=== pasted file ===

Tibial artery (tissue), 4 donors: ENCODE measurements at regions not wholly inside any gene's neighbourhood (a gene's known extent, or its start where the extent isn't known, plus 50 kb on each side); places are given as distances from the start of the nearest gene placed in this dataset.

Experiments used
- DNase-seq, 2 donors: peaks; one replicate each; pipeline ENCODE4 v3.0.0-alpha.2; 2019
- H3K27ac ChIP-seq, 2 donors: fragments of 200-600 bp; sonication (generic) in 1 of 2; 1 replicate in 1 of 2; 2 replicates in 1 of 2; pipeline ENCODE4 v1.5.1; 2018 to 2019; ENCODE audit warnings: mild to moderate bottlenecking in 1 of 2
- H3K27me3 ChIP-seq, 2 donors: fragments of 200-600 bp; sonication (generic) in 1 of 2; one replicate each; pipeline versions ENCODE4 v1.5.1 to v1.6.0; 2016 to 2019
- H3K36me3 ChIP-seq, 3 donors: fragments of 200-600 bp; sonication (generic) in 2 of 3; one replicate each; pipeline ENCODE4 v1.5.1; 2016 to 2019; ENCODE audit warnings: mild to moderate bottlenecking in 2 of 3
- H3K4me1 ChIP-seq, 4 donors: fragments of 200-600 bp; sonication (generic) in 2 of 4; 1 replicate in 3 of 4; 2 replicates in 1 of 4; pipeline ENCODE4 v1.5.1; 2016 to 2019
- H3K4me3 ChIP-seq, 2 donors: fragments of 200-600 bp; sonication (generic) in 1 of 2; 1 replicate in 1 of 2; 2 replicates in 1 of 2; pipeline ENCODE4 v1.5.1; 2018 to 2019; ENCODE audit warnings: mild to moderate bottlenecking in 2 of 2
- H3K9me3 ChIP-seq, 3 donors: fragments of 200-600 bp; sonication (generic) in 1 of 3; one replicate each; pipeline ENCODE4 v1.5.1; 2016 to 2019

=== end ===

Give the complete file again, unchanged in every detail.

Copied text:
Tibial artery (tissue), 4 donors: ENCODE measurements at regions not wholly inside any gene's neighbourhood (a gene's known extent, or its start where the extent isn't known, plus 50 kb on each side); places are given as distances from the start of the nearest gene placed in this dataset.

Experiments used
- DNase-seq, 2 donors: peaks; one replicate each; pipeline ENCODE4 v3.0.0-alpha.2; 2019
- H3K27ac ChIP-seq, 2 donors: fragments of 200-600 bp; sonication (generic) in 1 of 2; 1 replicate in 1 of 2; 2 replicates in 1 of 2; pipeline ENCODE4 v1.5.1; 2018 to 2019; ENCODE audit warnings: mild to moderate bottlenecking in 1 of 2
- H3K27me3 ChIP-seq, 2 donors: fragments of 200-600 bp; sonication (generic) in 1 of 2; one replicate each; pipeline versions ENCODE4 v1.5.1 to v1.6.0; 2016 to 2019
- H3K36me3 ChIP-seq, 3 donors: fragments of 200-600 bp; sonication (generic) in 2 of 3; one replicate each; pipeline ENCODE4 v1.5.1; 2016 to 2019; ENCODE audit warnings: mild to moderate bottlenecking in 2 of 3
- H3K4me1 ChIP-seq, 4 donors: fragments of 200-600 bp; sonication (generic) in 2 of 4; 1 replicate in 3 of 4; 2 replicates in 1 of 4; pipeline ENCODE4 v1.5.1; 2016 to 2019
- H3K4me3 ChIP-seq, 2 donors: fragments of 200-600 bp; sonication (generic) in 1 of 2; 1 replicate in 1 of 2; 2 replicates in 1 of 2; pipeline ENCODE4 v1.5.1; 2018 to 2019; ENCODE audit warnings: mild to moderate bottlenecking in 2 of 2
- H3K9me3 ChIP-seq, 3 donors: fragments of 200-600 bp; sonication (generic) in 1 of 3; one replicate each; pipeline ENCODE4 v1.5.1; 2016 to 2019